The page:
One of the key projects that European institutions wish to promote this year is the Capital Markets Union. This project takes in several initiatives, such as promoting investment in insurance company infrastructures and simplifying the brochures that companies publish in order to be financed in the capital market. However, the proposal most talked about is that of making changes to legislation in order to relaunch the high-quality securitization market in Europe.
What is securitization and what is proposed by Brussels?
Let us start by imagining a credits package. A securitization involves transforming a series of illiquid financial assets (e.g. these credits) into bonds, obligations or similar instruments which often can be traded on the market. The mechanism of a traditional securitization is based on transferring an assets portfolio from a financial institution or company to a vehicle without equity which issues covered bonds for this portfolio. Several tranches of securities are normally issued in each securitization, with different levels of risk to satisfy the demand of different types of investments and minimize the cost of the issue.
The objectives sought by entities through the use of securitization include capturing liquidity, balance-sheet management and reduction of regulatory capital needs, which will permit additional credit to be provided. This last objective is typical in the case of financial institutions, as it permits them to remove risk assets from their balance sheet that require high levels of capital.
The European Commission wishes to distinguish securitizations of high quality and transparency in order to promote robust, sustainable markets. Specifically, it proposes to create labels to identify those that are “Simple, Transparent and Standardized” (STS), which will receive laxer regulatory treatment in accordance with the lower risk entailed.
What is Europe seeking by this? Basically, to increase – by promoting this market – the funding available to companies and families by between 100,000 and 150,000 million euros.
Securitization: what has happened in recent years?
Securitization has been one of the big victims of the subprime mortgage crisis originating in the USA. Mistrust toward complex products spread rapidly from 2008 to all securitization, which, coupled with increased financial regulation, brought this market to a halt. In Europe, the market went from having 594,000 million euros circulating in 2007 to 216,000 million in 2014, with investor appetite being negatively affected by contagion from the USA, despite relatively good performance by European products, according to data from the Association for Financial Markets in Europe (AFME).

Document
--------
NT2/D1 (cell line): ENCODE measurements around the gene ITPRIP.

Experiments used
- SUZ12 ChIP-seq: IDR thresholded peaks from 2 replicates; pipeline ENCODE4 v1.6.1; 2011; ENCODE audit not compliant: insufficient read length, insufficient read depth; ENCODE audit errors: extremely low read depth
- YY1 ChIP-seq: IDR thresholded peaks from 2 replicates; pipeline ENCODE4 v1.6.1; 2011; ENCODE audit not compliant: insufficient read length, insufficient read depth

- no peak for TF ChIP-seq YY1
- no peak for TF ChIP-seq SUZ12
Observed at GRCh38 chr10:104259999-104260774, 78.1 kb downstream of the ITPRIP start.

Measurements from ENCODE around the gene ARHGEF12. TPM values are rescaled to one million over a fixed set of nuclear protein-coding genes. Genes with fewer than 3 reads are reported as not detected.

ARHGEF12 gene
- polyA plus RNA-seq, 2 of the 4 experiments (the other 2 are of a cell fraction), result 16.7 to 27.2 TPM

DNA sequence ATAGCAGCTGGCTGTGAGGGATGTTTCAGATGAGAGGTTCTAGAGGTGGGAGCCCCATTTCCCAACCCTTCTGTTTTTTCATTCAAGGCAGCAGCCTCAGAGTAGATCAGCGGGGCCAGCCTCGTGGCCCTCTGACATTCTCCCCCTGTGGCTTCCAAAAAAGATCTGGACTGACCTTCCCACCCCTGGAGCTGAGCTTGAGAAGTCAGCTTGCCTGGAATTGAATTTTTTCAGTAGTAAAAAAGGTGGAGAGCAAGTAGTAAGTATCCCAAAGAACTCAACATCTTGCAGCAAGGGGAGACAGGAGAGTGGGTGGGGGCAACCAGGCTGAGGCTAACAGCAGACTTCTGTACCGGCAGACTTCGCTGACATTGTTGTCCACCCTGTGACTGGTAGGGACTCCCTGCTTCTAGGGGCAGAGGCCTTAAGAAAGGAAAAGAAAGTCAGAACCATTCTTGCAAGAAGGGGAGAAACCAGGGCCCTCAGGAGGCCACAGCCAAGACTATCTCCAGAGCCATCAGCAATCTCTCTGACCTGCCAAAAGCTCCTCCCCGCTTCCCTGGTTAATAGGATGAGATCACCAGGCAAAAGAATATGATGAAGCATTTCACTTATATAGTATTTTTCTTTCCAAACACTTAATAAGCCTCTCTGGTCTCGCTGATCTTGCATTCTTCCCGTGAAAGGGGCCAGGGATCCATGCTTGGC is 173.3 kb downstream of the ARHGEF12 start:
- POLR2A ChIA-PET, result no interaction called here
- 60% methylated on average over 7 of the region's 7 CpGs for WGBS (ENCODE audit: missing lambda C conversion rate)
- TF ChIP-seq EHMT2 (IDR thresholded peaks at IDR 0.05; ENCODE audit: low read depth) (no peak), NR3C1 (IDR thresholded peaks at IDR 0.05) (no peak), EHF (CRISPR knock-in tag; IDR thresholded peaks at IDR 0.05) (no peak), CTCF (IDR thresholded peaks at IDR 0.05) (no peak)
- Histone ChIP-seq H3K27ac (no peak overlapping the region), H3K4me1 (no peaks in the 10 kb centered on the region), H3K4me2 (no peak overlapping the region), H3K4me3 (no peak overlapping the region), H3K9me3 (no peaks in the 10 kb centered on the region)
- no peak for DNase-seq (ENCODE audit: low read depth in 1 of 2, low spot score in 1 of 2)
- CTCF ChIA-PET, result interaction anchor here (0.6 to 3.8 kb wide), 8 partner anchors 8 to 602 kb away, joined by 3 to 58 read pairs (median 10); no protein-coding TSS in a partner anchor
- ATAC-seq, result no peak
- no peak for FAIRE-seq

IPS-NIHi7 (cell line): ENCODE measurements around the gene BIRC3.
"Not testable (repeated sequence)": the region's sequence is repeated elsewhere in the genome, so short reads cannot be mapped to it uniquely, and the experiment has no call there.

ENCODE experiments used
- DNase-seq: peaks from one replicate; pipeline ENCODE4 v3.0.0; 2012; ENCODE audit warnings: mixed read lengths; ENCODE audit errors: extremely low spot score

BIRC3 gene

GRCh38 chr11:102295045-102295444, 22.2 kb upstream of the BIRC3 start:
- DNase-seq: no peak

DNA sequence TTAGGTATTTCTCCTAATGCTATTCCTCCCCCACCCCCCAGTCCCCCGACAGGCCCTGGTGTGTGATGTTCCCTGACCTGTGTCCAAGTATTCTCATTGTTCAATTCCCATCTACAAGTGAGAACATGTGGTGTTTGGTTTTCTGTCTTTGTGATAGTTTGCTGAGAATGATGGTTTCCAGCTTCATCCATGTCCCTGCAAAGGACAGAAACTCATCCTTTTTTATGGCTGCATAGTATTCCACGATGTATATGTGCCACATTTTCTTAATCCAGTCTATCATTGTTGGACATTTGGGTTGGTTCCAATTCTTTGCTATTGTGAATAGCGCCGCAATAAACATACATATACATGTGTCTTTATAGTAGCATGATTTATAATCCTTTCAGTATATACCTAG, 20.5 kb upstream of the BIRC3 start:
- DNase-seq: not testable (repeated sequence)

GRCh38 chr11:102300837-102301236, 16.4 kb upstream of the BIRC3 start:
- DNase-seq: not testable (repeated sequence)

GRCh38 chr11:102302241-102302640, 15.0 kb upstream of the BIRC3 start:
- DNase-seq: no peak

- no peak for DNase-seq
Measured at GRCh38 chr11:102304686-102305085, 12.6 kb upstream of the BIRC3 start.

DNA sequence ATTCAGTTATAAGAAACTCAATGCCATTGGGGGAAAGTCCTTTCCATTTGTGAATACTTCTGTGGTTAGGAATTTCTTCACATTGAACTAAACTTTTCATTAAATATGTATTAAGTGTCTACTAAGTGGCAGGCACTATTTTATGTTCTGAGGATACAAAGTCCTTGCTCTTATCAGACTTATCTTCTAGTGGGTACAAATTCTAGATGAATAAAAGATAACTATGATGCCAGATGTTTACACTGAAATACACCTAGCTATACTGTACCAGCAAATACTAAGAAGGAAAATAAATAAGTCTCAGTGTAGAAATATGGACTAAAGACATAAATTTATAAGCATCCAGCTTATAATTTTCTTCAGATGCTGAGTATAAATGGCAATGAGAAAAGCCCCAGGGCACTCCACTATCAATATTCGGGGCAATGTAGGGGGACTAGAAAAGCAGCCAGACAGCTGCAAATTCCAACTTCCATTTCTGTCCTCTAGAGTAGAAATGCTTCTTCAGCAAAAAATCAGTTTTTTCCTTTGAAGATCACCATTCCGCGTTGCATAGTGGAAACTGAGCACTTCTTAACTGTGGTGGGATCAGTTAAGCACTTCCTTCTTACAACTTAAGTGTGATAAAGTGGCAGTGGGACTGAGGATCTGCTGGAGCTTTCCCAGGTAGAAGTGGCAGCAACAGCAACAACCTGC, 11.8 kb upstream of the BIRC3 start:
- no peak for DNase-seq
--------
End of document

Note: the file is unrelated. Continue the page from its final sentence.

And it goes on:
It took until 2015 for something of a revival to be seen. AFME calculates that the second quarter of 2015 saw 46,600 million euros put into circulation in securitization in Europe, 33.6% more than the 34,900 million in the first quarter of the same year.
Behind this revival there is a wealth of documents containing recommendations and requests by several international bodies; these have become regulatory initiatives in Europe, and have led to other actions in support of securitization. The first body to take action was the European Central Bank. In 2014, the ECB launched a purchase program for asset-backed securities which met certain quality criteria. This initiative aimed to encourage financial institutions to issue this type of debt again and, as a consequence, rekindle credit.
Also, the European Banking Authority (EBA) launched a public consultation in 2014 (through to January 2015) to help the European Commission define the regulatory reform areas in relation to this market. The resulting recommendations (published in June 2015) propose stricter regulatory treatment of complex and opaque securitization, and laxer treatment of securitization transactions in compliance with specific standards. And this was precisely the approach of the draft regulation published by Brussels at a later date.
In January and May 2015, the IMF published two reports which showed its support of regulatory changes to securitization, whereby the role of rating agencies would be reduced and these instruments would be standardized by risk factors. The IMF believes that a securitization market which works well is a suitable source for banks to increase their ability to grant credit, and for SMEs to obtain funding. The IMF also suggests introducing a different treatment for high quality securitization.
In line with this view, in 2015 Spain approved a bill on fostering business funding. This bill updates the legal framework of securitization transactions and removes the requirement whereby funding of asset-backed securities must have at least one rating, among other elements.
BBVA has been one of the most openly vocal institutions in defending its view on securitization regulations. In its answer to EBA’s consultation in January 2015, BBVA supported the idea of creating a label for all simple and transparent securitization transactions. Promoting this type of transaction is essential to revitalize robust, high-quality securitization markets. Just as the IMF, BBVA defended that the importance of ratings in securitization regulation should be reduced.
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